[Milton-L] Divine Foreknowledge and Human Freedom

Horace Jeffery Hodges jefferyhodges at yahoo.com
Wed Aug 2 13:55:28 EDT 2006


An analogy whose details I do not recall has been
previously been made on the Milton List to illustrate
divine foreknowledge and human freedom. In this sort
of analogy, a person from an elevated position, say a
hill, sees that two free agents driving automobiles,
for example, are traveling from opposite directions
around a blind curve and are certain to collide.

Such a person foresees but bears no responsibility for
the collision.

I think that Diane McColley was refering to an analogy
of this sort:

"Some will say ... [that Milton's Adam and Eve] had to
fail it because God foresaw that they would, but
divine foresight is not cause, as William Kolbrener
has just explained."

I don't actually recall Professor Kolbrener's
explanation, but let's assume this sort of analogy
anyway.

If we also assume that divine foreknowledge of free
acts is possible (e.g., through some sort of Molinist
supercomprehension), then let's imagine two possible
cases:

1. An omniscient but powerless non-creator foreknows
the free acts of creatures that will choose evil over
good with the consequence that the cosmos will become
permeated with evil.

2. An omniscient and all-powerful creator creates the
cosmos and foreknows the free acts of creatures that
will choose evil over good with the consequence that
the cosmos will become permeated with evil.

In the first case, the analogy to the person on the
hill works.

Just as a person from an elevated position can see
that two free agents driving automobiles and traveling
from opposite directions around a blind curve are
certain to collide, so an omniscient but powerless
non-creator can foreknow the free acts of creatures
that will choose evil over good with the consequence
that the cosmos will become permeated with evil.

In the second case, I'm uncertain whether or not the
analogy works.

Even if we assume -- as we have assumed -- that the
omniscient and all-powerful creator's foreknowledge is
not causation, this creator's role as omniscient,
all-powerful creator raises the issue of his (or her)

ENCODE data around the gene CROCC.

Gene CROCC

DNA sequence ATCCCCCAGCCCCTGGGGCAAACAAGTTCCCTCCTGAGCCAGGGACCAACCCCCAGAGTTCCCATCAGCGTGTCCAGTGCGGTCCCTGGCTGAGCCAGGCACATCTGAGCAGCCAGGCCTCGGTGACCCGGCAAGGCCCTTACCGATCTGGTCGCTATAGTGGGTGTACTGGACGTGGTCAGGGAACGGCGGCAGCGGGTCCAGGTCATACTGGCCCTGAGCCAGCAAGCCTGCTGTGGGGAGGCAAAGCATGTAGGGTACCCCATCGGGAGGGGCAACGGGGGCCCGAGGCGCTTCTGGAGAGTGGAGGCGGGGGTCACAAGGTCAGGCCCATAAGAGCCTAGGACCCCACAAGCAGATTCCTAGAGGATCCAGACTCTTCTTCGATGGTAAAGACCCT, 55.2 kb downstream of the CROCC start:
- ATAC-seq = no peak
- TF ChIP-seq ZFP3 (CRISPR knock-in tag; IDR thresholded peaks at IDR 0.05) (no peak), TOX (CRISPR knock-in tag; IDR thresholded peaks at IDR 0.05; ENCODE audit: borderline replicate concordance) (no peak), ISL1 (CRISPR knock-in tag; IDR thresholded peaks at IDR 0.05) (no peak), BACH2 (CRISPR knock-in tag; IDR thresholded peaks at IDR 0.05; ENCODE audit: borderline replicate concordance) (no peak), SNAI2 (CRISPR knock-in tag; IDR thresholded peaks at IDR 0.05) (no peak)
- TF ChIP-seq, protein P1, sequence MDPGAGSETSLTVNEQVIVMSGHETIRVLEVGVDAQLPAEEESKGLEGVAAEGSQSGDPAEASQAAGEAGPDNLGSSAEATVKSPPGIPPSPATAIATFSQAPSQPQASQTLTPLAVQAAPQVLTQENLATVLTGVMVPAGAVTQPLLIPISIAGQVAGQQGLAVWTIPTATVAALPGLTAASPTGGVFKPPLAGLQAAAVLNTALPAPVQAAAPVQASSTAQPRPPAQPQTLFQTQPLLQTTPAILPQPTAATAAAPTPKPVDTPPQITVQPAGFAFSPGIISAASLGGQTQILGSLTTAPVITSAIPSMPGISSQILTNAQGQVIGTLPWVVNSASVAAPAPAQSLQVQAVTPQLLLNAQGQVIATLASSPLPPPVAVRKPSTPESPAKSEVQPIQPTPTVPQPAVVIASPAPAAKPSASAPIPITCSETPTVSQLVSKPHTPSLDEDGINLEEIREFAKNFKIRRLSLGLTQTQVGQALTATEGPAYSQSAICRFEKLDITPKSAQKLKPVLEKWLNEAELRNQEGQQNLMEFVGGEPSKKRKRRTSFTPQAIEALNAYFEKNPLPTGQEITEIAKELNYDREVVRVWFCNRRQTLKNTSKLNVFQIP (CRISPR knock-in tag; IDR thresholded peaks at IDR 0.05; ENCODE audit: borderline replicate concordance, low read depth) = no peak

responsibility for creating a cosmos despite
foreknowing that it will become permeated by evil.

Such a creator had best have a pretty good reason for
creating the cosmos.

Milton embeds a free-will defense within his larger
theodicy and seems to assume that resolves the issue
of God's responsibility, but that doesn't seem quite
sufficient to allow God "to wash his hands" of the
consequences (as someone on the Milton List has
noted).

A further step is needed, namely, an argument that the
cosmos is worth creating despite the evil that will
come to permeate it -- for example, that the amount of
evil does not cross the equivalent of a "Van Inwagen
line," a threshold whose crossing would result in an
amount of evil sufficient to disqualify the cosmos
from being created.

For Milton's theodicy to work, it has to show that God
has a pretty good reason for creating the cosmos
despite the evil that will result. (For that matter,
he would also need to have a pretty good reason for
creating Satan and his cohorts.)

Does Milton's God offer such a reason anywhere in
Paradise Lost? Does Milton offer one anywhere in his
extensive writings?

Jeffery Hodges

University Degrees:

Ph.D., History, U.C. Berkeley
(Doctoral Thesis: "Food as Synecdoche in John's Gospel and Gnostic Texts")
M.A., History of Science, U.C. Berkeley
B.A., English Language and Literature, Baylor University

Email Address:

jefferyhodges at yahoo.com

Blog:

http://gypsyscholarship.blogspot.com/

Office Address:

Assistant Professor Horace Jeffery Hodges
Department of English Language and Literature
Korea University
136-701 Anam-dong, Seongbuk-gu
Seoul
South Korea

Home Address:

Dr. Sun-Ae Hwang and Dr. Horace Jeffery Hodges
Sehan Apt. 102-2302
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Seoul 131-770
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